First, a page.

Media release: Managing the health, safety and wellbeing of nurses and junior doctors in high demand hospital environments
The Auditor-General for New South Wales, Margaret Crawford, released a report today examining NSW Health’s management of health and safety risks to nurses and junior doctors in high demand hospital wards over the past five years, including during the first six months of the 2020 COVID-19 health emergency.
The Auditor-General found that while NSW Health effectively managed most incidents and risks to the physical health and safety of hospital staff during ‘business as usual’ activities, systems and resources are not fully effective to manage staff psychological and wellbeing risks, particularly for nurses.
The Auditor-General found that NSW Health was effective in managing most COVID-19 health and safety risks to hospital staff. Overall effectiveness could have been improved had pandemic preparedness training been delivered across all Local Health Districts. Additionally, state-wide communication systems could have been improved to provide hospital clinicians with access to a ‘single source of truth’ with the latest advice from NSW Health authorities.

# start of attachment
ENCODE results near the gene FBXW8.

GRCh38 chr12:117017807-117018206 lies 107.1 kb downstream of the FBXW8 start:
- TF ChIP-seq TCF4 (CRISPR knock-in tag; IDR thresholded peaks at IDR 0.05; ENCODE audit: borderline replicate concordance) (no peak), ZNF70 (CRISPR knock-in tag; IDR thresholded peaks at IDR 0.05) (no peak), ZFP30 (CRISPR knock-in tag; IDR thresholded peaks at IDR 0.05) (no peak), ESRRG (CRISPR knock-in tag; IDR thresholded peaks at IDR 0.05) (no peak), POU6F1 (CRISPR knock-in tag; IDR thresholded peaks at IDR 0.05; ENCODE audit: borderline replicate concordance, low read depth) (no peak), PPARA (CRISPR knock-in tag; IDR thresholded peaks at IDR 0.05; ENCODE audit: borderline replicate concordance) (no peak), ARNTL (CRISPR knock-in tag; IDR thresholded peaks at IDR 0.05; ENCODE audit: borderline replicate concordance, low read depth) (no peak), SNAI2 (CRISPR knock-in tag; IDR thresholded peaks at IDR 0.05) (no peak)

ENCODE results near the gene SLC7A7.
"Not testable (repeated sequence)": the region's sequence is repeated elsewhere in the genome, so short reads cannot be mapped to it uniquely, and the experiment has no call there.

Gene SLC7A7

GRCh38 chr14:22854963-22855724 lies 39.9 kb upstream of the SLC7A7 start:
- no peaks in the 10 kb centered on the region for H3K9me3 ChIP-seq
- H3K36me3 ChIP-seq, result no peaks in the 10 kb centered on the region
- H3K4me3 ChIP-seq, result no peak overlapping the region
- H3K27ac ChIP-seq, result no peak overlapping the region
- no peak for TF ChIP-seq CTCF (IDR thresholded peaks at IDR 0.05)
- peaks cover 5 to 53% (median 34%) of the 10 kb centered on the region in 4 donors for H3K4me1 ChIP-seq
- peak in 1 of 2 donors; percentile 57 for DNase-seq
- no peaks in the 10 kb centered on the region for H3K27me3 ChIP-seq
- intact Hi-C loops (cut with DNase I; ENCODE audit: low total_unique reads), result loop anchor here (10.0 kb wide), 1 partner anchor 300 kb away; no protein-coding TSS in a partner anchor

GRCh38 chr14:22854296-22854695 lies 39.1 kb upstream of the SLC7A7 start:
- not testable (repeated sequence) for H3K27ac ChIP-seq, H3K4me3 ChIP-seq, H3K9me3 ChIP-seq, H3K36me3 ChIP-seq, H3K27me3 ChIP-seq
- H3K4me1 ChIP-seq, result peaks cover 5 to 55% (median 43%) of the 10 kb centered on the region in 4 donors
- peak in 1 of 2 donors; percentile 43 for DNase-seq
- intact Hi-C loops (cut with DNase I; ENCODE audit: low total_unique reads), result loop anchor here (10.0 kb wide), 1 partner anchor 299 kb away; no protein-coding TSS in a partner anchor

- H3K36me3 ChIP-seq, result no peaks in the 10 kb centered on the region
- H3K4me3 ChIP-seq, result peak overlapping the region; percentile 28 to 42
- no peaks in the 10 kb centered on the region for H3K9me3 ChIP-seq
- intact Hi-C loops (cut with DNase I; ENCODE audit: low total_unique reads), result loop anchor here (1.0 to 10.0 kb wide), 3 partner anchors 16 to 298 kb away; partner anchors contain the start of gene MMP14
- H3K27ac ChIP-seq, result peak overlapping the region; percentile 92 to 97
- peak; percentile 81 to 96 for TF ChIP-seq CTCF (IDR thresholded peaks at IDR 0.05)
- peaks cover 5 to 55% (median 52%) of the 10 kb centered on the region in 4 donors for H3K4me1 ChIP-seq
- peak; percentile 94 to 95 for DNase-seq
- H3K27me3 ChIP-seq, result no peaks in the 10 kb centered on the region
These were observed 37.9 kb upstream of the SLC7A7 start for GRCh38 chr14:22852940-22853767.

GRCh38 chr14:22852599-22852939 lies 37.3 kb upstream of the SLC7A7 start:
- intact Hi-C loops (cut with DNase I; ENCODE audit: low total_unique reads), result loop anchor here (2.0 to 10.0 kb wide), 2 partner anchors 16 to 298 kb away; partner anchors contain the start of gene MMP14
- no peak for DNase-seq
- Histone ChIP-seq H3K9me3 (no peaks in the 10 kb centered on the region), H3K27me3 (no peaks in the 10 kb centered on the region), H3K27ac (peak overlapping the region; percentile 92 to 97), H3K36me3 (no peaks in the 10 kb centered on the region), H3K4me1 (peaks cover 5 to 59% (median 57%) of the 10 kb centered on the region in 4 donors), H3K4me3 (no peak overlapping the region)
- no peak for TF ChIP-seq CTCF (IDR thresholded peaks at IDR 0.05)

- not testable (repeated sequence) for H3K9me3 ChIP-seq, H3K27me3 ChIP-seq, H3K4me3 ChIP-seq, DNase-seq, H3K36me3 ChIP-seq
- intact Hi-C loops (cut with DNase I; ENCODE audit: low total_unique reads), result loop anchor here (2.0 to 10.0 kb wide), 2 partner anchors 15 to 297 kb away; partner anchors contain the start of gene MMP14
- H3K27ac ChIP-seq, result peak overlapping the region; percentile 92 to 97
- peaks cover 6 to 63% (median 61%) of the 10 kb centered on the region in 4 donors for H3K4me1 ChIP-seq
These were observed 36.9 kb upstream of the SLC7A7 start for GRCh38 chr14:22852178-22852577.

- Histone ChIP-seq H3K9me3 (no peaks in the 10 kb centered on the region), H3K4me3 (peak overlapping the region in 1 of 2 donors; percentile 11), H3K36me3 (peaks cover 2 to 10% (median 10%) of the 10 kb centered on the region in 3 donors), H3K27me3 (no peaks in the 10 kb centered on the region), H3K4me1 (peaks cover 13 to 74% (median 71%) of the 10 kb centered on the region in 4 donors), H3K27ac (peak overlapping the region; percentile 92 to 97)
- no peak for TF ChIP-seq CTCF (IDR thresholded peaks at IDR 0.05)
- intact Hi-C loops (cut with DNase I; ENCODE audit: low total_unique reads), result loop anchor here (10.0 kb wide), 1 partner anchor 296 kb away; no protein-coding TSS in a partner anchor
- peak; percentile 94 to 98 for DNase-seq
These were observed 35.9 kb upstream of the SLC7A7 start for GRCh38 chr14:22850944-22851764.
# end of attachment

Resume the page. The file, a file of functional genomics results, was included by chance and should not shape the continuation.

NSW Health’s planning and preparation for the supply of Personal Protective Equipment (PPE) was partially effective. At various times, some PPE items could not be sourced from established suppliers. Face masks, goggles and protective gowns were substituted with products that differed in shape, size and fitting from usual items, and in some hospitals, substituted masks were used without being locally fit tested by hospital staff.
The Auditor-General made seven recommendations aimed at enhancing hospital health and safety risk reporting practices, along with a recommendation that NSW Health conduct a post pandemic 'lessons learned' review and make policy and operational recommendations for future pandemic responses.
Please contact Ian Goodwin, Deputy Auditor-General on 9275 7347 or email